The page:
Veterinary researchers at the Virginia-Maryland Regional College of Veterinary Medicine at Virginia Tech have helped identify the origin and possible evolution of an emerging swine virus with high mortality rates that has already spread to at least 17 states.
A team of researchers led by Dr. X.J. Meng, University Distinguished Professor of Molecular Virology, has used virus strains isolated from the ongoing outbreaks in Minnesota and Iowa to trace the likely origin of the emergent porcine epidemic diarrhea virus (PEDV) to a strain from the Anhui province in China. The virus, which causes a high mortality rate in piglets, was first recognized in the United States in May of this year.
"The virus typically only affects nursery pigs and has many similarities with transmissible gastroenteritis virus of swine," said Meng, who is a faculty member in the Department of Biomedical Sciences and Pathobiology. "There is currently no vaccine against porcine epidemic diarrhea virus in the United States. Although some vaccines are in use in Asia, we do not know whether they would work against the U.S. strains of the virus."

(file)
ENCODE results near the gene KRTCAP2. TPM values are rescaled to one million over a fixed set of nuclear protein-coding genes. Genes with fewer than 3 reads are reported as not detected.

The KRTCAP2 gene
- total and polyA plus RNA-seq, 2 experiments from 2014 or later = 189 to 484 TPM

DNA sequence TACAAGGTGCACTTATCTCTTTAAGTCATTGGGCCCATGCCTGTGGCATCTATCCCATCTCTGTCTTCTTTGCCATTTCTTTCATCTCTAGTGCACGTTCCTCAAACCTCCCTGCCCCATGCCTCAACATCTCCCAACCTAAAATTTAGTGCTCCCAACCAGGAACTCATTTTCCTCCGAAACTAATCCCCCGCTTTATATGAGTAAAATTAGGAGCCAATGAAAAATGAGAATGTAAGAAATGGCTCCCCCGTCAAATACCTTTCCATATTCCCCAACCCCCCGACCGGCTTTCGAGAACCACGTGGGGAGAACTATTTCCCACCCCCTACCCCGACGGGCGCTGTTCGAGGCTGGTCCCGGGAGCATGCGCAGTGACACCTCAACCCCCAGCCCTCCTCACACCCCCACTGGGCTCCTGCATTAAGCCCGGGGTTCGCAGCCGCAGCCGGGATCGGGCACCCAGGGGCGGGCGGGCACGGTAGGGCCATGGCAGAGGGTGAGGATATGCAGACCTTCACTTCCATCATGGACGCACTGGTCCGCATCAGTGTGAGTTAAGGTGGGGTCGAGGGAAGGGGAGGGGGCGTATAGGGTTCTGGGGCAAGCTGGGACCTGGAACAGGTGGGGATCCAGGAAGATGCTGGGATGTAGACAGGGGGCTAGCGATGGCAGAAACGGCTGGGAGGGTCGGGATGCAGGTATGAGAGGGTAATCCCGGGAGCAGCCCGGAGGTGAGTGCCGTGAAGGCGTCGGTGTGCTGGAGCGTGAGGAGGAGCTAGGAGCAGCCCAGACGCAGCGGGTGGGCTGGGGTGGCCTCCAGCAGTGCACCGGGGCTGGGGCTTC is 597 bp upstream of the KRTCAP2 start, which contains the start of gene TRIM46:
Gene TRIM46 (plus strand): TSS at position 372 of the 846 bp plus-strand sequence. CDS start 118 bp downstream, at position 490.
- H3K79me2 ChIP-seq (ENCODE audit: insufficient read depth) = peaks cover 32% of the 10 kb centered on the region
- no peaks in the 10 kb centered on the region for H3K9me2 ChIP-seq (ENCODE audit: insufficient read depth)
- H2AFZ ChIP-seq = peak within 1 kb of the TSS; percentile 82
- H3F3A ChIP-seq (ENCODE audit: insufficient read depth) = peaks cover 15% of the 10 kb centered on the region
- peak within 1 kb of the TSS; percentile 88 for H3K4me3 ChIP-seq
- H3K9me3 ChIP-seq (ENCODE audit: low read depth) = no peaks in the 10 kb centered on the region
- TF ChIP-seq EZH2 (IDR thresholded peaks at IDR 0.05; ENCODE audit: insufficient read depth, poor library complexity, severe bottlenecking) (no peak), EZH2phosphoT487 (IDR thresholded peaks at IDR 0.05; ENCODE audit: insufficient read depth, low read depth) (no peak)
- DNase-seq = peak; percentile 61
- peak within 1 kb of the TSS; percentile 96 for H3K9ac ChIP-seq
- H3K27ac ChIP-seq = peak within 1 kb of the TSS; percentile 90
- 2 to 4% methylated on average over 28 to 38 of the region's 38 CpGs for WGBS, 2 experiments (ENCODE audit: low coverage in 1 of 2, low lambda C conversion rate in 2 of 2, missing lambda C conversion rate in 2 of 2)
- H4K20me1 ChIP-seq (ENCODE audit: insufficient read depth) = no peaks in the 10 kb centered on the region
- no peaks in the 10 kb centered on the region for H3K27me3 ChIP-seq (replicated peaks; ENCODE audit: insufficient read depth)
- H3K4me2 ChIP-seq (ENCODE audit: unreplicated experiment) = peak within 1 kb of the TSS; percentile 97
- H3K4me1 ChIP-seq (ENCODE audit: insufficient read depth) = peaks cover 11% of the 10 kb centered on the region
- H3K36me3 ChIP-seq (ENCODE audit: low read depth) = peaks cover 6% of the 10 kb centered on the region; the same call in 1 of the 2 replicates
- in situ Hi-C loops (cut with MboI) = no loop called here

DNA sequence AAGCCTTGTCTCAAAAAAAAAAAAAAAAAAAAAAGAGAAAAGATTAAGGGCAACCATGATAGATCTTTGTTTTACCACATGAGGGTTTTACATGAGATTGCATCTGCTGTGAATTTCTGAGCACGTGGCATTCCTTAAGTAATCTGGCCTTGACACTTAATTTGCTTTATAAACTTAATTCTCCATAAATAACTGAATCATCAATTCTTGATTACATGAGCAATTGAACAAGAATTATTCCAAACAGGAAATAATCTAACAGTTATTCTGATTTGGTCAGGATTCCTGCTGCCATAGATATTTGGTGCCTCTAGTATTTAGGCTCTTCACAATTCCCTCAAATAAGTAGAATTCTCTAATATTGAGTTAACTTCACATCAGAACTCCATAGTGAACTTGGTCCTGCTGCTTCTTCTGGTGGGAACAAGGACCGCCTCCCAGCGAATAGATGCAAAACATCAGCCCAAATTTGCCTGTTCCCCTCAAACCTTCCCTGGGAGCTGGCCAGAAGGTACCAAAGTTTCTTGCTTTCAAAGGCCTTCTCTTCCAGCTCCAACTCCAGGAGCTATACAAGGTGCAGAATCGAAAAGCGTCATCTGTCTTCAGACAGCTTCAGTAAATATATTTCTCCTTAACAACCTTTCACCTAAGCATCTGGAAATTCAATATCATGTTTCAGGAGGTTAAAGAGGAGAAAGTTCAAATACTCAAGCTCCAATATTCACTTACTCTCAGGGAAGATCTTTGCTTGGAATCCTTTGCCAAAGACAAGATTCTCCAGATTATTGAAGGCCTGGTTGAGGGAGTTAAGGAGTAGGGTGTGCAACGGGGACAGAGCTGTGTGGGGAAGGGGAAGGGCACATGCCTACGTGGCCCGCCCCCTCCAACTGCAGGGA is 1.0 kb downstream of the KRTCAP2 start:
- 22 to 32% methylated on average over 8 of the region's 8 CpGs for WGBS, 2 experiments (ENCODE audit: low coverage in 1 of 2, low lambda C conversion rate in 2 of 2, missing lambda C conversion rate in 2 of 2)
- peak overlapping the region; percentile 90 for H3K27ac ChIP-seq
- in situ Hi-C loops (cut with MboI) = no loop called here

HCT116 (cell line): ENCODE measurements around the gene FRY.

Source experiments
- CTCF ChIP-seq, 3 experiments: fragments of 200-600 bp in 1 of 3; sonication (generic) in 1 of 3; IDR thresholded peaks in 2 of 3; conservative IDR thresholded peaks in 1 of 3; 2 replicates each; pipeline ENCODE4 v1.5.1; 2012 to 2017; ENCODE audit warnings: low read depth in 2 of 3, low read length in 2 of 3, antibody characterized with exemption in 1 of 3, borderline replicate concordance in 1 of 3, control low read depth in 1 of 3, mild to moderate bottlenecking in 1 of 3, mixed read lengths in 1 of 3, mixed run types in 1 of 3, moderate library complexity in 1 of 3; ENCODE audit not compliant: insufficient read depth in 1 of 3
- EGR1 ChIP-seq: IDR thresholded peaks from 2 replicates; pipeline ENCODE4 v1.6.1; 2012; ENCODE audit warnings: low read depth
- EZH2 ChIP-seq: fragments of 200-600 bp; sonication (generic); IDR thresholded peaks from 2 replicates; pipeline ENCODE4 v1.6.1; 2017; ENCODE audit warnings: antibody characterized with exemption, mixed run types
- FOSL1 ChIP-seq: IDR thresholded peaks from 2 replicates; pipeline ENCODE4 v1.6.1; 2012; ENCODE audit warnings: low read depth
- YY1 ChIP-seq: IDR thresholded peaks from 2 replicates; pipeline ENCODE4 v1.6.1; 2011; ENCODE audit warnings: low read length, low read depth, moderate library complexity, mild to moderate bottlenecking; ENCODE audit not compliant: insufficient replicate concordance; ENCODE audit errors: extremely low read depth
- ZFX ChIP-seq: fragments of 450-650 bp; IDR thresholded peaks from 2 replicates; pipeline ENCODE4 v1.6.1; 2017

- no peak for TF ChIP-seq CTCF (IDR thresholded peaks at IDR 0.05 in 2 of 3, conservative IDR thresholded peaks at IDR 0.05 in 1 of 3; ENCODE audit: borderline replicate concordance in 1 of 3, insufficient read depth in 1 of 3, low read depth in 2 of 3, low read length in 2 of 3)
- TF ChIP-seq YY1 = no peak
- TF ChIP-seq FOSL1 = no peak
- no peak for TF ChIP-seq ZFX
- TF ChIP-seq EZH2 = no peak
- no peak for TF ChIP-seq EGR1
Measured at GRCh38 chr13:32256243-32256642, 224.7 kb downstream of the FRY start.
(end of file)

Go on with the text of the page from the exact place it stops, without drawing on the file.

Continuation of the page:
The researchers determined not only that the three U.S. strains of the porcine epidemic diarrhea virus are most closely related to the Chinese strains of the virus, but also that the U.S. strains likely diverged two or three years ago following an outbreak of a particularly virulent strain in China.
They published their findings on the "Origin, Evolution, and Genotyping of Emergent Porcine Epidemic Diarrhea Virus Strains in the United States" abstract in the Oct. 15 issue of the American Academy of Microbiology's journal, mBio.
According to the study, the U.S. strains of the virus share 99.5 percent of their genetic code with their
|Contact: Sherrie R Whaley|